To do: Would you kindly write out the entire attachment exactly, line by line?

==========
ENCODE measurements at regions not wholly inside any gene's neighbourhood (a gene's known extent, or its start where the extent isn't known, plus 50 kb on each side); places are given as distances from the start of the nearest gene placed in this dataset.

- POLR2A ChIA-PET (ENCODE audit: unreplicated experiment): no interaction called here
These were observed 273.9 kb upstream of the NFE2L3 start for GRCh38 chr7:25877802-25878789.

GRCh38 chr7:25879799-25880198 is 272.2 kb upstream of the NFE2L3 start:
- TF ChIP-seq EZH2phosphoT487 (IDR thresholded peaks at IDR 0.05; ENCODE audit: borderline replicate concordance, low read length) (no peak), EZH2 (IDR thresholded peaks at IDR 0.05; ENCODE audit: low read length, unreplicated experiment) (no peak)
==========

ENCODE measurements at regions not wholly inside any gene's neighbourhood (a gene's known extent, or its start where the extent isn't known, plus 50 kb on each side); places are given as distances from the start of the nearest gene placed in this dataset.

- POLR2A ChIA-PET (ENCODE audit: unreplicated experiment): no interaction called here
These were observed 273.9 kb upstream of the NFE2L3 start for GRCh38 chr7:25877802-25878789.

GRCh38 chr7:25879799-25880198 is 272.2 kb upstream of the NFE2L3 start:
- TF ChIP-seq EZH2phosphoT487 (IDR thresholded peaks at IDR 0.05; ENCODE audit: borderline replicate concordance, low read length) (no peak), EZH2 (IDR thresholded peaks at IDR 0.05; ENCODE audit: low read length, unreplicated experiment) (no peak)